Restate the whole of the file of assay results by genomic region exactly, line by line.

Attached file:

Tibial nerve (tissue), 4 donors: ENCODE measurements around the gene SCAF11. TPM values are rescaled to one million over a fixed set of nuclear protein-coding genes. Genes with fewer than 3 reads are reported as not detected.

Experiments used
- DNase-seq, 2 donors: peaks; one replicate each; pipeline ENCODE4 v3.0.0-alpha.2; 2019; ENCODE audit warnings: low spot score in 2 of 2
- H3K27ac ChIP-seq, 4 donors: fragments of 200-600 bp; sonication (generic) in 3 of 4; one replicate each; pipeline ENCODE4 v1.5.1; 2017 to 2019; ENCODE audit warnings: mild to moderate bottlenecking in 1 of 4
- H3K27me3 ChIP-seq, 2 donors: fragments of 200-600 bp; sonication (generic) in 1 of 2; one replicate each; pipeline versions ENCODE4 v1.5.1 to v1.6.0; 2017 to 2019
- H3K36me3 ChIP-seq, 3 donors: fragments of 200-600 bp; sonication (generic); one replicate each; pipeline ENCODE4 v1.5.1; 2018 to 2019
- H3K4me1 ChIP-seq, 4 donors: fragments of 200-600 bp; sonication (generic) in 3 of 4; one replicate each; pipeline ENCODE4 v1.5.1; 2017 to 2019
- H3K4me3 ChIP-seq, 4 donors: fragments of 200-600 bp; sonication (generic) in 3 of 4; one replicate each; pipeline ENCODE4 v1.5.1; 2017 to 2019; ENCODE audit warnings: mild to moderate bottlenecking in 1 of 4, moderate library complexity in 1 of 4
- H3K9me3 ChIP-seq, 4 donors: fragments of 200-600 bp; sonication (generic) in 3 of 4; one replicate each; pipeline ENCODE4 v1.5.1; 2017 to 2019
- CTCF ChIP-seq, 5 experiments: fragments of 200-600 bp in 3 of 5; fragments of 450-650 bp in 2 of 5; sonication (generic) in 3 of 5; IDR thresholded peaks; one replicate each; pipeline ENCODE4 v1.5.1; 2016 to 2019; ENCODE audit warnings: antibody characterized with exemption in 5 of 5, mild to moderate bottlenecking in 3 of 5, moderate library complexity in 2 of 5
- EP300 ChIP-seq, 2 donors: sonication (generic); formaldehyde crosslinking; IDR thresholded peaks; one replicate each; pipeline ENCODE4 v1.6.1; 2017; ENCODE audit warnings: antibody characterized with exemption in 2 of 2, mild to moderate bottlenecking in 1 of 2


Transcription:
Tibial nerve (tissue), 4 donors: ENCODE measurements around the gene SCAF11. TPM values are rescaled to one million over a fixed set of nuclear protein-coding genes. Genes with fewer than 3 reads are reported as not detected.

Experiments used
- DNase-seq, 2 donors: peaks; one replicate each; pipeline ENCODE4 v3.0.0-alpha.2; 2019; ENCODE audit warnings: low spot score in 2 of 2
- H3K27ac ChIP-seq, 4 donors: fragments of 200-600 bp; sonication (generic) in 3 of 4; one replicate each; pipeline ENCODE4 v1.5.1; 2017 to 2019; ENCODE audit warnings: mild to moderate bottlenecking in 1 of 4
- H3K27me3 ChIP-seq, 2 donors: fragments of 200-600 bp; sonication (generic) in 1 of 2; one replicate each; pipeline versions ENCODE4 v1.5.1 to v1.6.0; 2017 to 2019
- H3K36me3 ChIP-seq, 3 donors: fragments of 200-600 bp; sonication (generic); one replicate each; pipeline ENCODE4 v1.5.1; 2018 to 2019
- H3K4me1 ChIP-seq, 4 donors: fragments of 200-600 bp; sonication (generic) in 3 of 4; one replicate each; pipeline ENCODE4 v1.5.1; 2017 to 2019
- H3K4me3 ChIP-seq, 4 donors: fragments of 200-600 bp; sonication (generic) in 3 of 4; one replicate each; pipeline ENCODE4 v1.5.1; 2017 to 2019; ENCODE audit warnings: mild to moderate bottlenecking in 1 of 4, moderate library complexity in 1 of 4
- H3K9me3 ChIP-seq, 4 donors: fragments of 200-600 bp; sonication (generic) in 3 of 4; one replicate each; pipeline ENCODE4 v1.5.1; 2017 to 2019
- CTCF ChIP-seq, 5 experiments: fragments of 200-600 bp in 3 of 5; fragments of 450-650 bp in 2 of 5; sonication (generic) in 3 of 5; IDR thresholded peaks; one replicate each; pipeline ENCODE4 v1.5.1; 2016 to 2019; ENCODE audit warnings: antibody characterized with exemption in 5 of 5, mild to moderate bottlenecking in 3 of 5, moderate library complexity in 2 of 5
- EP300 ChIP-seq, 2 donors: sonication (generic); formaldehyde crosslinking; IDR thresholded peaks; one replicate each; pipeline ENCODE4 v1.6.1; 2017; ENCODE audit warnings: antibody characterized with exemption in 2 of 2, mild to moderate bottlenecking in 1 of 2